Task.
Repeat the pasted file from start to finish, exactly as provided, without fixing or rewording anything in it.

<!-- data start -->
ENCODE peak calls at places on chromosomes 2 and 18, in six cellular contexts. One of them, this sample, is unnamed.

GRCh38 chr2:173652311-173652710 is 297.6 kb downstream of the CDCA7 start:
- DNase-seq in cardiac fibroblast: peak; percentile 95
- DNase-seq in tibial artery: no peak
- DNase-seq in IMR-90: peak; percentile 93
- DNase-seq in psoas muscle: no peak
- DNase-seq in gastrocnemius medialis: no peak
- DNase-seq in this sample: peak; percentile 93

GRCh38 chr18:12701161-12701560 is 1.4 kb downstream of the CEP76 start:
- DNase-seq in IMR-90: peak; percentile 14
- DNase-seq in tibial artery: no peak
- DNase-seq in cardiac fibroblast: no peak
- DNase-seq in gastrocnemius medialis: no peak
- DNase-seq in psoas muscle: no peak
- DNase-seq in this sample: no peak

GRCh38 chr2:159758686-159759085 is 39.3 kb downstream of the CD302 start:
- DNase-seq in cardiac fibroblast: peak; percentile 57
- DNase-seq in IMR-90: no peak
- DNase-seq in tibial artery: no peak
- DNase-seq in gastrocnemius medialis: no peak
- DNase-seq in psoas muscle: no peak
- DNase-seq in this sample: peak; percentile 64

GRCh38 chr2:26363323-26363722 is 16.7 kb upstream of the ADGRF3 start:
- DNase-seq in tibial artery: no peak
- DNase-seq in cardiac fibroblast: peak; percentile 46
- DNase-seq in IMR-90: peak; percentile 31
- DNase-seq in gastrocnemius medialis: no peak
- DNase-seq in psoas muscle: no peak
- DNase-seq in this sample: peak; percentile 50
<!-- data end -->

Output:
ENCODE peak calls at places on chromosomes 2 and 18, in six cellular contexts. One of them, this sample, is unnamed.

GRCh38 chr2:173652311-173652710 is 297.6 kb downstream of the CDCA7 start:
- DNase-seq in cardiac fibroblast: peak; percentile 95
- DNase-seq in tibial artery: no peak
- DNase-seq in IMR-90: peak; percentile 93
- DNase-seq in psoas muscle: no peak
- DNase-seq in gastrocnemius medialis: no peak
- DNase-seq in this sample: peak; percentile 93

GRCh38 chr18:12701161-12701560 is 1.4 kb downstream of the CEP76 start:
- DNase-seq in IMR-90: peak; percentile 14
- DNase-seq in tibial artery: no peak
- DNase-seq in cardiac fibroblast: no peak
- DNase-seq in gastrocnemius medialis: no peak
- DNase-seq in psoas muscle: no peak
- DNase-seq in this sample: no peak

GRCh38 chr2:159758686-159759085 is 39.3 kb downstream of the CD302 start:
- DNase-seq in cardiac fibroblast: peak; percentile 57
- DNase-seq in IMR-90: no peak
- DNase-seq in tibial artery: no peak
- DNase-seq in gastrocnemius medialis: no peak
- DNase-seq in psoas muscle: no peak
- DNase-seq in this sample: peak; percentile 64

GRCh38 chr2:26363323-26363722 is 16.7 kb upstream of the ADGRF3 start:
- DNase-seq in tibial artery: no peak
- DNase-seq in cardiac fibroblast: peak; percentile 46
- DNase-seq in IMR-90: peak; percentile 31
- DNase-seq in gastrocnemius medialis: no peak
- DNase-seq in psoas muscle: no peak
- DNase-seq in this sample: peak; percentile 50